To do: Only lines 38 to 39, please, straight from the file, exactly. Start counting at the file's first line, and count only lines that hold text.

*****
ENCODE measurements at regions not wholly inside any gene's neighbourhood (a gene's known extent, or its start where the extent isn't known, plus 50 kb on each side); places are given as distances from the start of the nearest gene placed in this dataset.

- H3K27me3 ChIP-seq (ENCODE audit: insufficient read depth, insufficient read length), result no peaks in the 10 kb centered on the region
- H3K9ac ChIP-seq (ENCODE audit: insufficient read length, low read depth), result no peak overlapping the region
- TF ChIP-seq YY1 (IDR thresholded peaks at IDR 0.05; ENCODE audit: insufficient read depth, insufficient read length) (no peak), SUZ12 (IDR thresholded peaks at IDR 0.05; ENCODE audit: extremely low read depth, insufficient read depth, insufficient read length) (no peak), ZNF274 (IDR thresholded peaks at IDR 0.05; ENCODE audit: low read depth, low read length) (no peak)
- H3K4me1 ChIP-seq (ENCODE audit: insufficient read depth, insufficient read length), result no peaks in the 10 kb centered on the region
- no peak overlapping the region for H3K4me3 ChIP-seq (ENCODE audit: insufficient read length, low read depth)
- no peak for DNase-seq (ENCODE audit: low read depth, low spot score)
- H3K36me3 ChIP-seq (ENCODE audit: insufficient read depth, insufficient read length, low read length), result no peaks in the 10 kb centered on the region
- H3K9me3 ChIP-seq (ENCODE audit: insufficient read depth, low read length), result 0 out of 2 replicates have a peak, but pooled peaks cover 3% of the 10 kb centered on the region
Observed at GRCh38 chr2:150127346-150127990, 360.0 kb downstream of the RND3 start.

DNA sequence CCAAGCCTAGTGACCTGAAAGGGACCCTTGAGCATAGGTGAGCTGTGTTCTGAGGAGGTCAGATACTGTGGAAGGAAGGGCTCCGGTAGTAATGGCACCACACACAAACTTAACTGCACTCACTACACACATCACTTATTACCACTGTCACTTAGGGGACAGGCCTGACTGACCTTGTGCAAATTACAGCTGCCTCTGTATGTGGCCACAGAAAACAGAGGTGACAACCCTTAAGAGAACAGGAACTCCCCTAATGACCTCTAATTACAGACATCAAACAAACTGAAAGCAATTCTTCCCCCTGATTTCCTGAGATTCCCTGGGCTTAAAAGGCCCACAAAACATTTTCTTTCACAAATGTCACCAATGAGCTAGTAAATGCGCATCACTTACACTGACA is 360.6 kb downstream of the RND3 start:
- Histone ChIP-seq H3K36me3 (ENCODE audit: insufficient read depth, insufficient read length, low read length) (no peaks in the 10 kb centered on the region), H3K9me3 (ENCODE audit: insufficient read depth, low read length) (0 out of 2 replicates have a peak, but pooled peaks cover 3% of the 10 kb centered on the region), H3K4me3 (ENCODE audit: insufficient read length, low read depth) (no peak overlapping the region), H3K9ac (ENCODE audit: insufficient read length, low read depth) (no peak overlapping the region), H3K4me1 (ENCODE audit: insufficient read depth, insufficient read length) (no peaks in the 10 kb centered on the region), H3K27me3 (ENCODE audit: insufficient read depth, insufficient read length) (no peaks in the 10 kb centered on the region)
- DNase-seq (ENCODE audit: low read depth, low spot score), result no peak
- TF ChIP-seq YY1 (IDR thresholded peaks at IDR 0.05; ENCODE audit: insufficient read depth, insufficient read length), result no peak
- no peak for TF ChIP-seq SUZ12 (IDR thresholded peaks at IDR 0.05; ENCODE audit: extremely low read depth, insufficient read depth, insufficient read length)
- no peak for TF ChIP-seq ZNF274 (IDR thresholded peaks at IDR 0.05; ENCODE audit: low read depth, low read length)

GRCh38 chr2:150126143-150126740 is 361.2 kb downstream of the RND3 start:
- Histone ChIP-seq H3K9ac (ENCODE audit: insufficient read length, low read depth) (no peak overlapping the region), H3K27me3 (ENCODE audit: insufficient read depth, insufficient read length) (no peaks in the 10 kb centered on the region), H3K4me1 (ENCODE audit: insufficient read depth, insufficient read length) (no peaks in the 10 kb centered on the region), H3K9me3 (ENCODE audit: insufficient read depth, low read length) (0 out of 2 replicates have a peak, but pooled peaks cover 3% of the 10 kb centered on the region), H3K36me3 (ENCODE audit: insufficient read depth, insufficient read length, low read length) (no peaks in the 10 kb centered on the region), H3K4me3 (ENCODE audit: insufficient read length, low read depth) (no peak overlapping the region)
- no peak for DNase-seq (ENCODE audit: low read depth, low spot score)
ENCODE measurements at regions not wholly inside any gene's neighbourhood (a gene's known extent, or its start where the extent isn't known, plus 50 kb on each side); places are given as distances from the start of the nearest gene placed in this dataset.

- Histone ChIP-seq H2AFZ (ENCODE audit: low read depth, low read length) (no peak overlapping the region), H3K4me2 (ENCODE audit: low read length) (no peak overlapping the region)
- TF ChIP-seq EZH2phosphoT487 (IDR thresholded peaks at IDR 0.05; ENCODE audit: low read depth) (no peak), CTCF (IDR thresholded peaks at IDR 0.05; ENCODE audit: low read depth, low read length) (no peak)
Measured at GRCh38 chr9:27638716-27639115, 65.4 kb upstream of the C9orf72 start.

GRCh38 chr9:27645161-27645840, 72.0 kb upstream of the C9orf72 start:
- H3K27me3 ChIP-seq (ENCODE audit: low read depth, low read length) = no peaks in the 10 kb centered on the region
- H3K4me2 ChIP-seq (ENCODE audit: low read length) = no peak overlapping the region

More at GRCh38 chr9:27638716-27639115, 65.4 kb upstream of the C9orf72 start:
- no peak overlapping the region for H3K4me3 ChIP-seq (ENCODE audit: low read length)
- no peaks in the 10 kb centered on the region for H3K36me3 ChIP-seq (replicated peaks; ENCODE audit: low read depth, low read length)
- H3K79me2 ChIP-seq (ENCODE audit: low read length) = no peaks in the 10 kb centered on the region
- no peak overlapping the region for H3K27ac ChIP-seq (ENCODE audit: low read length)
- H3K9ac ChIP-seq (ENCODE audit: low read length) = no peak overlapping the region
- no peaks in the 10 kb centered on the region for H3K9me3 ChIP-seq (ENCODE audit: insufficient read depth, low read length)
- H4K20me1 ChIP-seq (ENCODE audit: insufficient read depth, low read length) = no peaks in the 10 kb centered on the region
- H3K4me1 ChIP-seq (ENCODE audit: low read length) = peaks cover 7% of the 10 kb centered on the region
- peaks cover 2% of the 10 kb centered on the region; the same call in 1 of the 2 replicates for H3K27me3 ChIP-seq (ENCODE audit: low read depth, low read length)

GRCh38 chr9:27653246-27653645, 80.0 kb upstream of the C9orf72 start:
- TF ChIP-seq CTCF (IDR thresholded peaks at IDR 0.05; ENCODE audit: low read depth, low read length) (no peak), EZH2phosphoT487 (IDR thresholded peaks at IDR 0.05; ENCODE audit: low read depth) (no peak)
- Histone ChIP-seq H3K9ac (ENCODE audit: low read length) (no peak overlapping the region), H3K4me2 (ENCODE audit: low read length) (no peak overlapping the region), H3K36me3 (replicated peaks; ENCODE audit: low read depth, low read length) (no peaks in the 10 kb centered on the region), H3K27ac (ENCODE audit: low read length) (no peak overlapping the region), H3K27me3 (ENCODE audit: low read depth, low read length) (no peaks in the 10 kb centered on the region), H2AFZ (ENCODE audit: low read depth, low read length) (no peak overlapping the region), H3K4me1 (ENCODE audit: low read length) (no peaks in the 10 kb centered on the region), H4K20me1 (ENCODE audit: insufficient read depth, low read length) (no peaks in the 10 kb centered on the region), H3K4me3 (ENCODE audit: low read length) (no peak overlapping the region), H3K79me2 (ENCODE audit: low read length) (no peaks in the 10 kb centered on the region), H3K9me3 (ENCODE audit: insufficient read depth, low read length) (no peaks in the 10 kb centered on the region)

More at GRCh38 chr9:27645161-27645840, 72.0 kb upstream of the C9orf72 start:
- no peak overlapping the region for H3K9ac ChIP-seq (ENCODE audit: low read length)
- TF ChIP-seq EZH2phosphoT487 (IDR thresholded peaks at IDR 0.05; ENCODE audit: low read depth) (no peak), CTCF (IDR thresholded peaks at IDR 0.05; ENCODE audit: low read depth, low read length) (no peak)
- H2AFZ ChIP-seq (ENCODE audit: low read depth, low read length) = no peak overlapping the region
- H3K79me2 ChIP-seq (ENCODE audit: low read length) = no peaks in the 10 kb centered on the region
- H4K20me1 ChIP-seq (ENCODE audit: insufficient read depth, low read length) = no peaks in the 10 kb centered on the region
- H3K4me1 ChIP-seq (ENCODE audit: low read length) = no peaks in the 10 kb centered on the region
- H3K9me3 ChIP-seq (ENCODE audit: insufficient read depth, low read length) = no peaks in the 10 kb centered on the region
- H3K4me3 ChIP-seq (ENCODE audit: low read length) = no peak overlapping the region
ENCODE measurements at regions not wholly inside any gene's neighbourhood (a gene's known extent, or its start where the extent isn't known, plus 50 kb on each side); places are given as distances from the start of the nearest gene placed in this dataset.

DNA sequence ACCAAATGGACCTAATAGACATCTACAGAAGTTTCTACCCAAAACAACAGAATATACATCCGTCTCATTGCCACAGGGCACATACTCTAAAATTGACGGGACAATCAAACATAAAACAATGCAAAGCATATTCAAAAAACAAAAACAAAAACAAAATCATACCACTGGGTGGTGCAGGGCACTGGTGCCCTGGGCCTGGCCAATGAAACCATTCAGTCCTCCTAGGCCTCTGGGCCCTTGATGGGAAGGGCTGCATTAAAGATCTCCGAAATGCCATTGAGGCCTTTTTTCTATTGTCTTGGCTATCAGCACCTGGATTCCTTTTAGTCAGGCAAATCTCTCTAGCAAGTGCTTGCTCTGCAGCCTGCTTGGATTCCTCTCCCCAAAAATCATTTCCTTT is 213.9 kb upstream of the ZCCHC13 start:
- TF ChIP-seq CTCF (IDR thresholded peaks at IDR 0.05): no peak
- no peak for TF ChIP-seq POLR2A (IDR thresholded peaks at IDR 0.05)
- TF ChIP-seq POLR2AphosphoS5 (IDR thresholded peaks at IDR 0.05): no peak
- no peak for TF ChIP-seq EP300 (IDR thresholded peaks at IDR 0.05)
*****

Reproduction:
- TF ChIP-seq CTCF (IDR thresholded peaks at IDR 0.05; ENCODE audit: low read depth, low read length) (no peak), EZH2phosphoT487 (IDR thresholded peaks at IDR 0.05; ENCODE audit: low read depth) (no peak)
- Histone ChIP-seq H3K9ac (ENCODE audit: low read length) (no peak overlapping the region), H3K4me2 (ENCODE audit: low read length) (no peak overlapping the region), H3K36me3 (replicated peaks; ENCODE audit: low read depth, low read length) (no peaks in the 10 kb centered on the region), H3K27ac (ENCODE audit: low read length) (no peak overlapping the region), H3K27me3 (ENCODE audit: low read depth, low read length) (no peaks in the 10 kb centered on the region), H2AFZ (ENCODE audit: low read depth, low read length) (no peak overlapping the region), H3K4me1 (ENCODE audit: low read length) (no peaks in the 10 kb centered on the region), H4K20me1 (ENCODE audit: insufficient read depth, low read length) (no peaks in the 10 kb centered on the region), H3K4me3 (ENCODE audit: low read length) (no peak overlapping the region), H3K79me2 (ENCODE audit: low read length) (no peaks in the 10 kb centered on the region), H3K9me3 (ENCODE audit: insufficient read depth, low read length) (no peaks in the 10 kb centered on the region)